Name: John Cowper

First Date: 1804; Last Date: 1816

Function: Publisher

Locales: Norfolk

Precis

Founder and proprietor of the Norfolk Gazette and Publick Ledger (1804-16) with George Lewis Gray (188) and William Davis (127) as his editorial partners.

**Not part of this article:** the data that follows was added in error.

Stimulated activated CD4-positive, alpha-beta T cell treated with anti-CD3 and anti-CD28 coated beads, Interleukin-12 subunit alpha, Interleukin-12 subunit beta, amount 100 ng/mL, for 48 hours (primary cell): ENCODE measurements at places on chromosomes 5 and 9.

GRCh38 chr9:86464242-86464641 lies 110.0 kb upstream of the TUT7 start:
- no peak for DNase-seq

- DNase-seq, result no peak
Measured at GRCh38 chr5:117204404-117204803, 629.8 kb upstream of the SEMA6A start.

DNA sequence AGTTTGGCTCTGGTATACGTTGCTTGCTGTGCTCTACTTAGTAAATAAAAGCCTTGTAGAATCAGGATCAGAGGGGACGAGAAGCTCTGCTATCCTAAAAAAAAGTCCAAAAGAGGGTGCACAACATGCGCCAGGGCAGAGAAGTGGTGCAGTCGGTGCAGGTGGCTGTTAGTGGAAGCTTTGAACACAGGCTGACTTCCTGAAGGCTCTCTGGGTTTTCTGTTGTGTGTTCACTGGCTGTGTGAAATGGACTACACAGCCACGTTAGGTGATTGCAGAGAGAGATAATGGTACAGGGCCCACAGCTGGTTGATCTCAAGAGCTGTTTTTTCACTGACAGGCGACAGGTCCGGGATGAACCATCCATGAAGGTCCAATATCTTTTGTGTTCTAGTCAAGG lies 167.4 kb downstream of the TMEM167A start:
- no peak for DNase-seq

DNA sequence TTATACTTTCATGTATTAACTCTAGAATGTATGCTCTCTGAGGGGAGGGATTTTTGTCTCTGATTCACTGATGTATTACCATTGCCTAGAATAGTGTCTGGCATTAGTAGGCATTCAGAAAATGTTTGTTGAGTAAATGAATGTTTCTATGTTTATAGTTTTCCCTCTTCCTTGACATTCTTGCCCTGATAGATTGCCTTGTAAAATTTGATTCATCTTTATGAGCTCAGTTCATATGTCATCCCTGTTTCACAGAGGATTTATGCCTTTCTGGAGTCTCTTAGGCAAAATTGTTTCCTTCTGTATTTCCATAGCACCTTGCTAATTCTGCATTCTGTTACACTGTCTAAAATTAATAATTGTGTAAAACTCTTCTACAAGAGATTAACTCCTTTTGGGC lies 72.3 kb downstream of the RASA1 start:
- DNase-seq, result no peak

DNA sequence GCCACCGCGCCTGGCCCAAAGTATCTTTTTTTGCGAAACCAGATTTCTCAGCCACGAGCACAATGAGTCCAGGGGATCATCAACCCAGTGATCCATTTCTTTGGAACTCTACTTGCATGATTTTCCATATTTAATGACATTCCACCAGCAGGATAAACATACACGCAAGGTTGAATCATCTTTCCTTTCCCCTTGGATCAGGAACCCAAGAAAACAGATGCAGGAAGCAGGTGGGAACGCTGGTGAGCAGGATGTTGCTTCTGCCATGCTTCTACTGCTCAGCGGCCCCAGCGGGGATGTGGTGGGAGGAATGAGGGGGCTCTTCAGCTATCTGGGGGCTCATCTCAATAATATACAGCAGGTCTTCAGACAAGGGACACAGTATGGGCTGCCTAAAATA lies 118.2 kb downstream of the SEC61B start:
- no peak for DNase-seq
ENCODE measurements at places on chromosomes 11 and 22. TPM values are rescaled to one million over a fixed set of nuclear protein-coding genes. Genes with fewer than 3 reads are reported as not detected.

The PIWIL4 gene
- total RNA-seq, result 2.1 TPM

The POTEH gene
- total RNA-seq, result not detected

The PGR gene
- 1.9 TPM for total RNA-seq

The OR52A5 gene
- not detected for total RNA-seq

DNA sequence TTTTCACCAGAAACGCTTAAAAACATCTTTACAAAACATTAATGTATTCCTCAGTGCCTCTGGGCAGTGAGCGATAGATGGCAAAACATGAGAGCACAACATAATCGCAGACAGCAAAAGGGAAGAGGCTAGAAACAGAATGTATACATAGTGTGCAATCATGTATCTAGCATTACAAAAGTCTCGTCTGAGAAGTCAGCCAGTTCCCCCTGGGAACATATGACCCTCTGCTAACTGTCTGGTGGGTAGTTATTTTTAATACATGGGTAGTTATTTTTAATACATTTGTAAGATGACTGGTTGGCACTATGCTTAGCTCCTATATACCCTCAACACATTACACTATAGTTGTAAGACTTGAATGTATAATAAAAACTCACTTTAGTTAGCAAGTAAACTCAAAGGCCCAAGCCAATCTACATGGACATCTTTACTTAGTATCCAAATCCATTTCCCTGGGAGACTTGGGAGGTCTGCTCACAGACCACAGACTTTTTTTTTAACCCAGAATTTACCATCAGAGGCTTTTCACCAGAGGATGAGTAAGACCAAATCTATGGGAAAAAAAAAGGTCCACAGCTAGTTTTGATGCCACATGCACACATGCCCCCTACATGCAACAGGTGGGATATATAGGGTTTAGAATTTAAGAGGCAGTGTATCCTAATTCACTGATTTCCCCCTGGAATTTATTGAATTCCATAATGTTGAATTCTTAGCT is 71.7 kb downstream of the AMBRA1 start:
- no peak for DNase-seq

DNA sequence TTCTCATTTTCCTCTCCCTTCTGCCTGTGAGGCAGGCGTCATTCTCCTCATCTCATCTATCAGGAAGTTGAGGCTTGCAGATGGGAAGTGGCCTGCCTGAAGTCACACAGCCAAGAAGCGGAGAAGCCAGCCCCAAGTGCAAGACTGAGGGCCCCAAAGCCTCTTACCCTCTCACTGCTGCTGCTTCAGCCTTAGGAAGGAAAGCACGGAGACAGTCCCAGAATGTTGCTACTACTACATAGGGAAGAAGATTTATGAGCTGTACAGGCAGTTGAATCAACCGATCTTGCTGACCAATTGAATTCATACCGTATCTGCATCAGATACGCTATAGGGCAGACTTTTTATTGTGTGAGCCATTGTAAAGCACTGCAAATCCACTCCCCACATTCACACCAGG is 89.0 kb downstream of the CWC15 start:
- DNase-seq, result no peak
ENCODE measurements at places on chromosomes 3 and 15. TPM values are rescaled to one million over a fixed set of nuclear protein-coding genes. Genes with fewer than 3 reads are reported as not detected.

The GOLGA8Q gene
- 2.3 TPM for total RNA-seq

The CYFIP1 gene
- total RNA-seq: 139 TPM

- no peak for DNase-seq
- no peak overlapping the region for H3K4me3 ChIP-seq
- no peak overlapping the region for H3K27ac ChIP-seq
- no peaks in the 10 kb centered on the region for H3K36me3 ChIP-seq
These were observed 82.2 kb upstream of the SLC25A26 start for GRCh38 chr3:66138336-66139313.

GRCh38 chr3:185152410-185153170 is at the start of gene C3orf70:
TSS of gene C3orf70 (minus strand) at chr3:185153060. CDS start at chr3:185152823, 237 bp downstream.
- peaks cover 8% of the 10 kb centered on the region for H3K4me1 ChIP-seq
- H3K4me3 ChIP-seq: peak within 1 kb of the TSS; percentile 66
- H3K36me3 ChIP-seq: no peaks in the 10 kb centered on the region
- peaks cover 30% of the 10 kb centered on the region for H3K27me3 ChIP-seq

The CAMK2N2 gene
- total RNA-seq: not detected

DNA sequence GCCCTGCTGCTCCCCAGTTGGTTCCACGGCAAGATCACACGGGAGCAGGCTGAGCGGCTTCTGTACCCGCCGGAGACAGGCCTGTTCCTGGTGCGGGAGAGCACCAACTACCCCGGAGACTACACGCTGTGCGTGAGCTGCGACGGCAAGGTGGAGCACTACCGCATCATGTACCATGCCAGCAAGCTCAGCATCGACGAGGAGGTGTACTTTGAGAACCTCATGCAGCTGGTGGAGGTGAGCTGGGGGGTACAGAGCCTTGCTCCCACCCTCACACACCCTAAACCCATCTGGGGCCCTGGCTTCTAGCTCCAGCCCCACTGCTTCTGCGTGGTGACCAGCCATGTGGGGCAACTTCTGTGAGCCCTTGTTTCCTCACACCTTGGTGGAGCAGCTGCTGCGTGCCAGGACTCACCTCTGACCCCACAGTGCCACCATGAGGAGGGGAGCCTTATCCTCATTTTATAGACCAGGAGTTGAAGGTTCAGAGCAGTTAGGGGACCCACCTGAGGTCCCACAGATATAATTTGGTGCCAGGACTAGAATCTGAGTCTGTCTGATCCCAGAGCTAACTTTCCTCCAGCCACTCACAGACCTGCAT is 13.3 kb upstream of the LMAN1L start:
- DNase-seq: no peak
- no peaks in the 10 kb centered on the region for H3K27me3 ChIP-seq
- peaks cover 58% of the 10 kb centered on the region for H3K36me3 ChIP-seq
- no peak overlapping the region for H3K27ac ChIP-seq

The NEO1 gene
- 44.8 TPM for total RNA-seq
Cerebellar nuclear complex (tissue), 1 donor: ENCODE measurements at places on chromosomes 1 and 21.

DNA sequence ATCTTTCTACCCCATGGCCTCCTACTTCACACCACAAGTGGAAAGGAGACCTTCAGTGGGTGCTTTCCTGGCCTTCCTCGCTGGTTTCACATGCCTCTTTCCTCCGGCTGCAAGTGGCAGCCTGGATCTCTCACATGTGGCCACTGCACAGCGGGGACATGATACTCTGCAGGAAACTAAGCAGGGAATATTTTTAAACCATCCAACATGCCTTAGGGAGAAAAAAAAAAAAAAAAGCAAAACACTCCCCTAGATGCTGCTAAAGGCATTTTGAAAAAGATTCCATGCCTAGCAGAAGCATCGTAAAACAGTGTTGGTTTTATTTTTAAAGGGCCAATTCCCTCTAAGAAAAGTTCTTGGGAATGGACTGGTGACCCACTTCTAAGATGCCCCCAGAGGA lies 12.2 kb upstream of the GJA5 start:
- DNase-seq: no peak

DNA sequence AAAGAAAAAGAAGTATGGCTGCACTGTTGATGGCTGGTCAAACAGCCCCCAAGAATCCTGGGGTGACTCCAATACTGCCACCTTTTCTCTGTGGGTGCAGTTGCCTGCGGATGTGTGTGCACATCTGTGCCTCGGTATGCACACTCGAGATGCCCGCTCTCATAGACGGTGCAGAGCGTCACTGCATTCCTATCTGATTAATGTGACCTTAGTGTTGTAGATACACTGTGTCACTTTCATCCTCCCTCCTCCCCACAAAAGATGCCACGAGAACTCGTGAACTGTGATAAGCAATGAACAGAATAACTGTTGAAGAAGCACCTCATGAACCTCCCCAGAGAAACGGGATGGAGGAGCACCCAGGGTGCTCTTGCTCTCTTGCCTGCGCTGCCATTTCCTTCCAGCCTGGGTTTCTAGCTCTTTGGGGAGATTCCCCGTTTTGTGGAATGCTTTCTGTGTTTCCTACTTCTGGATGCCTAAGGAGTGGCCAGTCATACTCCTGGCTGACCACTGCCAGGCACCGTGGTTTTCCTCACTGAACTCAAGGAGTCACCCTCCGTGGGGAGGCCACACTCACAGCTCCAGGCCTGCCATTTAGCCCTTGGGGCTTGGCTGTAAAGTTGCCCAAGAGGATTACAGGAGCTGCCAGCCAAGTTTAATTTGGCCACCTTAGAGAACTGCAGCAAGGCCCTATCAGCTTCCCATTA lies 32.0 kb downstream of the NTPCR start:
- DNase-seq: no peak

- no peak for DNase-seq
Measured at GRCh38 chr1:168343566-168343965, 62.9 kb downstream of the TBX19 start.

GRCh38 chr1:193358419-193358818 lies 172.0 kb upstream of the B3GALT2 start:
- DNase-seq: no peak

Notes